Piston eyes transport strike

Bella Cariaso - The Philippine Star
Piston eyes transport strike
A jeepney driver conducts regular preventive maintenance at a terminal in Jordan Plains, Sta. Monica in Quezon City on January 3, 2024.
Michael Varcas

MANILA, Philippines — Amid the impending crackdown on traditional jeepneys, drivers and operators are planning to hold a transport strike in Metro Manila as the deadline set by the government to comply with the public utility vehicle modernization program (PUVMP) ends on April 30.

In an interview with The STAR yesterday, Pagkakaisa ng mga Samahan ng Tsuper at Opereytor Nationwide (Piston) president Mody Floranda said they have asked President Marcos to order a review of the PUVMP before the end of the three-month extension he ordered. 

“We condemn the impending crackdown as we all know that jeepney drivers and operators are really suffering,” Floranda said.

He was reacting to Land Transportation Franchising and Regulatory Board Chairman Teofilo Guadiz’s statement that the LTFRB would go after colorum public utility jeepneys starting May 1.

“During our meeting with Chairman Guadiz last week, we asked him to study the PUVMP. That’s what we are demanding, especially now that many of those who joined the consolidation program have withdrawn from corporations because since operators joined the cooperatives, they lost their source of income,” Floranda said.

Aside from a transport strike, Floranda said Piston and transport group Manibela are planning to launch rallies.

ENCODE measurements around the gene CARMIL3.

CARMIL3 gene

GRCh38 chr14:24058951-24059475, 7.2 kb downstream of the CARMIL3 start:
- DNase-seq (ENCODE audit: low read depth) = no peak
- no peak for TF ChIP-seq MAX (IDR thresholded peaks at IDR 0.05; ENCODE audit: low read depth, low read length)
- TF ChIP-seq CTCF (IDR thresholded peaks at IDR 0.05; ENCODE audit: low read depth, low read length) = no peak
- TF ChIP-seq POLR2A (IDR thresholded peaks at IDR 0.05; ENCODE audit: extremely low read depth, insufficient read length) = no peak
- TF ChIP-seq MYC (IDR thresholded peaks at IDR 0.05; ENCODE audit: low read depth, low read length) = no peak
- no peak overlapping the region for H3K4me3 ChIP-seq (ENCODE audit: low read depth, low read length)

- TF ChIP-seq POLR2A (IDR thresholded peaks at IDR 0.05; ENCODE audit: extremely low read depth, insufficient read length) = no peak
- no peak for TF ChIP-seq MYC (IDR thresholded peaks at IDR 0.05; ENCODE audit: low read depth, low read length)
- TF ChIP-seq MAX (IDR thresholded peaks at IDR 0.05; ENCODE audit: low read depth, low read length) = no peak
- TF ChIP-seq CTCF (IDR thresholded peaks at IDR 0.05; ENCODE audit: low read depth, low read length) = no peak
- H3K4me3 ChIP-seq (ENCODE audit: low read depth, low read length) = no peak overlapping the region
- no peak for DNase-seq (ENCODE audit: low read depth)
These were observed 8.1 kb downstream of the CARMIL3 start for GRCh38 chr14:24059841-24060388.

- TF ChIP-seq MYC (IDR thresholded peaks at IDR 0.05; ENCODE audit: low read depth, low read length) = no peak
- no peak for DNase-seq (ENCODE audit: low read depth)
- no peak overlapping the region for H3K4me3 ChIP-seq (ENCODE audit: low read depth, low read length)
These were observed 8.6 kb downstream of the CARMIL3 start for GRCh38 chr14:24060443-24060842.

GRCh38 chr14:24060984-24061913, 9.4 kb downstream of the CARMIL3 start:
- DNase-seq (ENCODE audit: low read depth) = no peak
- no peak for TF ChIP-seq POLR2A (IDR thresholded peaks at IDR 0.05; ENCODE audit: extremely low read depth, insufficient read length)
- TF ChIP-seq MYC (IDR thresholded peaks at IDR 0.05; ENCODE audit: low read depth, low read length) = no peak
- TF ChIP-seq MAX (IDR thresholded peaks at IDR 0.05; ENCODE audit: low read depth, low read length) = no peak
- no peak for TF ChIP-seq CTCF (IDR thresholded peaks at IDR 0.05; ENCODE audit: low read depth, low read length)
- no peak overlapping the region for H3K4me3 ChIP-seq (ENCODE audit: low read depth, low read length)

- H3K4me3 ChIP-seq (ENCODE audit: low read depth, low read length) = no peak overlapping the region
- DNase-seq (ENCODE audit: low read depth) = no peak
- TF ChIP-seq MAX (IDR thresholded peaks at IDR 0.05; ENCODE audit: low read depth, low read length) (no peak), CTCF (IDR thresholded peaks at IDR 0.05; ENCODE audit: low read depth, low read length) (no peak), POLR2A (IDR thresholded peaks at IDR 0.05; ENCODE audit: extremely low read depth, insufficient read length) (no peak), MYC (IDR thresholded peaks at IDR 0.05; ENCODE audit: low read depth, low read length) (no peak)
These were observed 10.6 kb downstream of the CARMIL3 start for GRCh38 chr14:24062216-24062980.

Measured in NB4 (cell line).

“For us, holding a transport strike is always an option. We are prepared for all forms of protests, including big rallies,” he said.

Floranda expressed hope that the Supreme Court will issue a temporary restraining order (TRO) stopping the government from implementing the PUVMP.

“We are still hoping that the high court will issue a TRO, based on the petition we filed on Dec. 20, 2023,” he said.

Floranda stressed that transport groups are not against the modernization of traditional jeepneys.

“Our position is clear: we are not against the issue of modernization. What we are opposing is franchise consolidation. Why is there a need to revoke the issued franchise to us and order us to enter a corporation or cooperative? The government should acknowledge legitimate transport associations where various operations are part of an association,” he noted.

Based on the report he received, Floranda said among the PUV operators who decided to withdraw from the consolidation program are those from the National Capital Region (NCR), Iloilo, Bacolod, Southern Tagalog and Bicol region.

“Several individual operators have filed their withdrawal to recover their franchise and units,” he noted.

Floranda also contradicted the statement of Guadiz that at least 79 percent of traditional jeepneys nationwide have joined the PUVMP.

“The data he mentioned did not jibe with the total number of modern PUVs plying routes nationwide, with 9,813 jeepneys. In Metro Manila, there are only 1,500 modernized jeepneys operating in 35 routes,” Floranda said.

He said 262 routes are still being served by at least 30,000 traditional jeepneys in Metro Manila.

“Most of those operating here in the NCR are still traditional jeepneys, although there are modern jeepneys servicing commuters along España in Manila and portions of Marcos Highway and Commonwealth Avenue,” Floranda said.

He asked Marcos to reconsider his position on the PUVMP.

“We are hoping that President Marcos can see the importance of public transport. He should allow the local manufacturers to handle the modernization and not countries such as China and Japan, which use the Philippines as a dumping ground for surplus mini buses,” Floranda noted. 

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